Difference between revisions of "Kimberlee Bassford"

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Kimberlee Bassford
Kimberlee Bassford.png
Education
  • BA in psychology
  • Masters of Journalism
Alma mater
  • Harvard University
  • University of California, Berkeley
OccupationFilmmaker
Home townHonolulu, HI
Awards
  • Student Academy Award
  • CINE Golden Eagle Award
  • duPont-Columbia Award
Websitewww.makingwavesfilms.com/about

Kimberlee Bassford is an independent documentary filmmaker from Honolulu, Hawai‘i. In 2005, she founded Making Waves Films LLC, which is a documentary production company.[1] She advocates for gender equity and diversity in films and television.[2][3] Most of her work focuses onAsian American women and young girls, and her films actively seek to correct underrepresentation of those groups in the media.[4]

She has won the Student Academy Award in Documentary and a CINE Golden Eagle Award. Her films have been screened at events such as the Cannes Film Festival, the[San Francisco International Asian American Film Festival, and Gate City Women's Film Festival.[1]

Career

Bassford has produced and directed the documentaries Winning Girl (2014, World Channel), Patsy Mink: Ahead of the Majority (2008, PBS) and Cheerleader (2003, HBO Family). She was a producer on episode 6, "Collateral Damage," in the PBS documentary series Unnatural Causes: Is Inequality Making Us Sick? (2008). She was also producer for The Meaning of Food (2005), a three-part documentary series looking at the "social and cultural significance of food among Samoans in Tacoma, Washington; Native Hawaiians in Hawai'i; and among Native American Makah in Neah Bay, Washington."[5]

She established Making Waves Films LLC, a documentary production company, in 2005.[1]

In 2019, she was a director for the Reel Wāhine of Hawaiʻi series, which profiles various accomplished women filmmakers from Hawaiʻi.[6]

Bassford is currently an instructor of journalism at Windward Community College, where she is also advisor for the school's student newspaper, Ka 'Ohana.[7]

Cheerleader (2003)

Cheerleader is a short documentary about a squad of California cheerleaders attempting to compete in the national cheerleading championships. The film won the Student Academy Award in Documentary and was screened at the Cannes Film Festival as part of the Kodak Emerging Filmmaker Showcase.[8]

Patsy Mink: Ahead of the Majority (2008)

Bassford produced, directed, wrote and co-edited Patsy Mink: Ahead of the Majority, which won the Audience Award for Favorite Documentary at the Hawai'i International Film Festival. It also won a CINE Golden Eagle and received awards at the San Francisco International Asian American Film Festival, DisOrient Asian American Film Festival, San Joaquin International Film Festival, Honolulu International Film Festival, San Francisco Women's Film Festival, and Gate City Women's Film Festival.[9]

The film is about Patsy Takemoto Mink, who became the first woman of color in the United States Congress in 1965. Mink co-authored Title IX, legislation that prohibits sex discrimination in higher education and athletics, in 1971. The film aired nationally on PBS in 2009.[10]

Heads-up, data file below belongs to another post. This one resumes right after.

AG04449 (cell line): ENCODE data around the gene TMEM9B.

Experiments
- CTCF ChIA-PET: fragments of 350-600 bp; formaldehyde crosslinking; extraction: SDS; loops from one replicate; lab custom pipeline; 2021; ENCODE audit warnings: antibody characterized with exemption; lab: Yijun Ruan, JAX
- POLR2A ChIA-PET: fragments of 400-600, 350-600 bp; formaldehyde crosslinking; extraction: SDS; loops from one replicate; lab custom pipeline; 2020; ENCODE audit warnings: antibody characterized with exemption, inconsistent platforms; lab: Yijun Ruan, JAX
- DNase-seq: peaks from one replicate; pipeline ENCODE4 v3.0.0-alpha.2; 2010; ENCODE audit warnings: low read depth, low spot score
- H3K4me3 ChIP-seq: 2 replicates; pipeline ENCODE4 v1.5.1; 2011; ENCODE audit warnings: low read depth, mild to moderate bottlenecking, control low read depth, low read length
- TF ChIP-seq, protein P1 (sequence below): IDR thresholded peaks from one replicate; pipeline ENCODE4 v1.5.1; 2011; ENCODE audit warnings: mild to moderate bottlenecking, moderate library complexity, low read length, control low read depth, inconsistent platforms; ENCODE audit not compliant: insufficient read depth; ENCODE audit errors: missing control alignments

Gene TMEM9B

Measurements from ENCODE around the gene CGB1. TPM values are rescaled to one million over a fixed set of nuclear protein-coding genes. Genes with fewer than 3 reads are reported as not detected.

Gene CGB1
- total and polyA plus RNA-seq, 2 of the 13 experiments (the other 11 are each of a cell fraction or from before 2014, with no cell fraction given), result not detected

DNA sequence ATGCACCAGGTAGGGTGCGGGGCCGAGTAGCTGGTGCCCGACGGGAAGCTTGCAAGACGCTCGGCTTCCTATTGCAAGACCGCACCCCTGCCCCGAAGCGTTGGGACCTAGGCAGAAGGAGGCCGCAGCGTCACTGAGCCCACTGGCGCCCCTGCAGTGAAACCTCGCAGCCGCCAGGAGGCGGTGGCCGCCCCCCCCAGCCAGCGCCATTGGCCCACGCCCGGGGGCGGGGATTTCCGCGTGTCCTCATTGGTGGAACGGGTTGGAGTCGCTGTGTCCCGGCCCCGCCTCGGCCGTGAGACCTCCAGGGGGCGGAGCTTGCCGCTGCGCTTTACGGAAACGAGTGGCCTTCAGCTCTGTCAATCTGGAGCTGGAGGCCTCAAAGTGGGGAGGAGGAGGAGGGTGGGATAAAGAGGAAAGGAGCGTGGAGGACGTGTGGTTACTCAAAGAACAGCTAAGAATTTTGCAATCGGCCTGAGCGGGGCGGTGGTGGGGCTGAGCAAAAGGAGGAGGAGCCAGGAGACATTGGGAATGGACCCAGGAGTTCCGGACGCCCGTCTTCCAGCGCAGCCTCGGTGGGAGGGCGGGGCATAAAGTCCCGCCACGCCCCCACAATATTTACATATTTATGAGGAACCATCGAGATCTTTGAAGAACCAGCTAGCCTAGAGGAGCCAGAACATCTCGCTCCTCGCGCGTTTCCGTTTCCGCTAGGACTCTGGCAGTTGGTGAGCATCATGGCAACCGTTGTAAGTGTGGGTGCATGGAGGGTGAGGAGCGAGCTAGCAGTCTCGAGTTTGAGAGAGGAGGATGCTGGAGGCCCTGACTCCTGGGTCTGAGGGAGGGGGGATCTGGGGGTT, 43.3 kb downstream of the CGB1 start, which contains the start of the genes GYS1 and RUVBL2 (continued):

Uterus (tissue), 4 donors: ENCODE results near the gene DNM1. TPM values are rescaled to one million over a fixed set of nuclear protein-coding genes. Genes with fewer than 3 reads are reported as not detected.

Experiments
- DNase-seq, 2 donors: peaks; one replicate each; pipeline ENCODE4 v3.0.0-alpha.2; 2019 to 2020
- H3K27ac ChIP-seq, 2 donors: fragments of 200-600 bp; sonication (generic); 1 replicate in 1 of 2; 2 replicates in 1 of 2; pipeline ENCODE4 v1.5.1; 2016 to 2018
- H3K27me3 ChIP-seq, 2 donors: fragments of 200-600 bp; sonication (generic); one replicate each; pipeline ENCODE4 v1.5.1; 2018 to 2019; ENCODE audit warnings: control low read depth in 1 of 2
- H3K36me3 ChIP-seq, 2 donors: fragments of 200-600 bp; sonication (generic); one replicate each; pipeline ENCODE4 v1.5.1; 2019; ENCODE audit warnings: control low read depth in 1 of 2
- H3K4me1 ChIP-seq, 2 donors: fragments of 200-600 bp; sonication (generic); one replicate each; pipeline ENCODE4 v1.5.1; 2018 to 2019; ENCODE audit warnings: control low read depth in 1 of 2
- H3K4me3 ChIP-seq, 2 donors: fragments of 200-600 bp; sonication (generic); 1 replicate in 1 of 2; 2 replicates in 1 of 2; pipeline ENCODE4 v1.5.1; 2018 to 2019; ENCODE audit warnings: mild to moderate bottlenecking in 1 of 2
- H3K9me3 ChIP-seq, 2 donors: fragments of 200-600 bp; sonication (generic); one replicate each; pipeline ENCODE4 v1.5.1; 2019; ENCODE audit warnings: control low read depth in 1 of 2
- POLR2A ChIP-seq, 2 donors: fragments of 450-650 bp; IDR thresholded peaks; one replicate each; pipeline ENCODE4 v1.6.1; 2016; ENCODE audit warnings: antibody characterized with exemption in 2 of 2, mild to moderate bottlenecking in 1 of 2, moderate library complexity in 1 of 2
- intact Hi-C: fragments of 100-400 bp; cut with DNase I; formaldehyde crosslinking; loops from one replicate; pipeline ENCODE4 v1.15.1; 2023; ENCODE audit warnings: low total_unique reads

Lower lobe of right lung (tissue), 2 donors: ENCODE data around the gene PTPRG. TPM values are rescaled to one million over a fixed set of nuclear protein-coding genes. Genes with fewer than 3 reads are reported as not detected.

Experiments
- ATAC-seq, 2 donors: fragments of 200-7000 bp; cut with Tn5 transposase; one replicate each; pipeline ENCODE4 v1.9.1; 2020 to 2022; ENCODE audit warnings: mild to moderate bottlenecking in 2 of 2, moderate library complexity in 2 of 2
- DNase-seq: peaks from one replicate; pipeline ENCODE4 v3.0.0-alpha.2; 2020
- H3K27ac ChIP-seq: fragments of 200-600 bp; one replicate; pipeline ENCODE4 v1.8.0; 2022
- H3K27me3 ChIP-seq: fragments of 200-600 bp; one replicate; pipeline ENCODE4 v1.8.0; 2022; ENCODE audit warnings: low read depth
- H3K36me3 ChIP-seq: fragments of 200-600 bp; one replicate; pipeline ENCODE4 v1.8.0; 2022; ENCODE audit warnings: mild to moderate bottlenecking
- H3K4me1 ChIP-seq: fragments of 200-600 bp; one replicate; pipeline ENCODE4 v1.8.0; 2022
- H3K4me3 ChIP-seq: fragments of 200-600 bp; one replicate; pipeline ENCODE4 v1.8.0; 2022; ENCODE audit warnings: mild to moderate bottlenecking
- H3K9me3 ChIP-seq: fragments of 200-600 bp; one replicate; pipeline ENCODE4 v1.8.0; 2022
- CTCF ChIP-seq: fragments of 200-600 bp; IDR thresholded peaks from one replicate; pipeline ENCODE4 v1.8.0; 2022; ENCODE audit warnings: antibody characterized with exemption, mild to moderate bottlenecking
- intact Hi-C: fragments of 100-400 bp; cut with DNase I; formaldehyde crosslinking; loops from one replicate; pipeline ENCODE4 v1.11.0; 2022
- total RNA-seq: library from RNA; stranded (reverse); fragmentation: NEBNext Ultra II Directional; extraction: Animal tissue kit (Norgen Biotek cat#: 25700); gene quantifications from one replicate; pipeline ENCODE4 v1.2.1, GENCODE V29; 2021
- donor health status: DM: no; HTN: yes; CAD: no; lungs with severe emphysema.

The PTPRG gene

Lotus Root: A Great Granddaughter's Journey (2010)

This short documentary is about Bassford's great-grandfather, Chun Quon Yee Hop, who was a successful businessman and philanthropist and the first person from her maternal family to come to Hawai‘i.[10][11]

Winning Girl (2014)

Winning Girl tells the story of Teshya Alo, a teenage girl from Hawai‘i who is striving to be an Olympian in two male-dominated sports: wrestling and judo. The film explores Alo's competitions as well as her family life and coming of age. The documentary won the Special Jury Award for Documentary Feature at the Los Angeles Asian Pacific Film Festival.[12] Bassford remarked that "Teshya is a shining example of a post-Title IX girl who has benefited from all the opportunities of athletics and who defines for herself what a girl can and should be."[2] Bassford's target audience for the film is young girls.[12]

Personal life

Bassford is married with two children.[2] She has spoken about the challenges of being a working mother.[10][13] She revealed that, while she was making Winning Girl, she was pregnant and gave birth to her second child. As a result, she "ultimately outsourced quite a bit of work" and struggled "to attend screenings and other events."[13]

One of her major influences is the film Then There Were None by Elizabeth Kapu‘uwailani Lindsey.[4]

References

  1. 1.0 1.1 1.2 "About | Making Waves Films LLC | United States". Making Waves Films. Retrieved 2020-03-03.
  2. 2.0 2.1 2.2 "Guest Post: Why We Desperately Need More Girls On Screen for Both Our Sons and Daughters". womenandhollywood.com. Retrieved 2020-03-04.
  3. "Talent, Creativity, and Passion: A Conversation with Filmmaker Kimberlee Bassford". Pacific New Media. 2012-08-07. Retrieved 2020-03-04.
  4. 4.0 4.1 "Filmmaker Spotlight: Kimberlee Bassford | Asian American Film & TV". Retrieved 2020-03-04.
  5. "The Meaning of Food". www.hawaii.edu. Retrieved 2020-03-03.
  6. "Reel Wāhine of Hawaiʻi". Hawaii Women in Filmmaking. Retrieved 2020-03-04.
  7. "About | Making Waves Films LLC | United States". Making Waves Films. Retrieved 2020-03-03.
  8. "Producing the Documentary with Kimberlee Bassford". www.techhui.com. Retrieved 2020-03-03.
  9. "Patsy Mink: Ahead of the Majority". www.wmm.com. Retrieved 2020-03-04.
  10. 10.0 10.1 10.2 Kay, Robert (2014-11-18). "Q&A with Kimberlee Ke'ala Bassford". Hawaii Reporter. Retrieved 2020-03-04.
  11. "Lotus Root". Making Waves Films. Retrieved 2020-03-04.
  12. 12.0 12.1 "Q&A With "Winning Girl" Doc's Kimberlee Bassford". CAAM. 2015-05-07. Retrieved 2020-03-04.
  13. 13.0 13.1 "Family First -- 3 Moms Document the Paid Family Leave Movement". MomsRising. 2015-10-23. Retrieved 2020-03-04.